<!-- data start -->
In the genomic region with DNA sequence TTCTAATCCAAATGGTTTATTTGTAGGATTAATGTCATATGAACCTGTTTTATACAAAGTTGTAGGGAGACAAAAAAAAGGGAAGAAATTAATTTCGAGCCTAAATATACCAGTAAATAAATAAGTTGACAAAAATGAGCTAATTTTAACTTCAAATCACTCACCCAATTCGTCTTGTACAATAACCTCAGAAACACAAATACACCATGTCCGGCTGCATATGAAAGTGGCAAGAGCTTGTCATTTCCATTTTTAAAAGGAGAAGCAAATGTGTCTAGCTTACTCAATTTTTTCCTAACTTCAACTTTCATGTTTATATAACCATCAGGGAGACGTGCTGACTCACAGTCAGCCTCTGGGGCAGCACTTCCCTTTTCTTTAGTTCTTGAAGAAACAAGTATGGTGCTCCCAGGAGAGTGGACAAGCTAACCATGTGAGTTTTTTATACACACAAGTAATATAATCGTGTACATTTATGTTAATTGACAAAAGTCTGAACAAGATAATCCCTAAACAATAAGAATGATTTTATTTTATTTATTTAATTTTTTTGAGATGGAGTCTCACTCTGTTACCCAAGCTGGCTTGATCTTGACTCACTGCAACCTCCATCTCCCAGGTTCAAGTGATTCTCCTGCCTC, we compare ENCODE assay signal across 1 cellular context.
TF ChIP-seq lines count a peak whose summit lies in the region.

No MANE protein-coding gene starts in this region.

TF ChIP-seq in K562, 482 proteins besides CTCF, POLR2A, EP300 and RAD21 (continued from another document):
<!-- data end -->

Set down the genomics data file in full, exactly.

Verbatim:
In the genomic region with DNA sequence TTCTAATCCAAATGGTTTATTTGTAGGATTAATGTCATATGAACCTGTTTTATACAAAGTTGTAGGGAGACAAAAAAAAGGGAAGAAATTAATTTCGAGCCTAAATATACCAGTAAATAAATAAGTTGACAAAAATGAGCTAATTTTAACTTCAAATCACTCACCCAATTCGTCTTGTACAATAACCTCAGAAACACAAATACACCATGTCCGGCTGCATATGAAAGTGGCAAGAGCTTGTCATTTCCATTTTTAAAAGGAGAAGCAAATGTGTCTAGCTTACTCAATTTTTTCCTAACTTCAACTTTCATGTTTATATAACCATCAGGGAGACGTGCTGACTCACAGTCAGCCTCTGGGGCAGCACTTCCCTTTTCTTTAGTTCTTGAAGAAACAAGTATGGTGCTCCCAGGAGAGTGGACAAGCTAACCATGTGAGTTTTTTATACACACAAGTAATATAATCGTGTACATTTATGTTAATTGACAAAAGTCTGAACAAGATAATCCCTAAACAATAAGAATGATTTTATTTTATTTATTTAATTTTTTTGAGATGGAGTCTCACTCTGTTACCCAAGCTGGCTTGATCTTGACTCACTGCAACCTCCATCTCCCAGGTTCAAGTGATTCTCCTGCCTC, we compare ENCODE assay signal across 1 cellular context.
TF ChIP-seq lines count a peak whose summit lies in the region.

No MANE protein-coding gene starts in this region.

TF ChIP-seq in K562, 482 proteins besides CTCF, POLR2A, EP300 and RAD21 (continued from another document):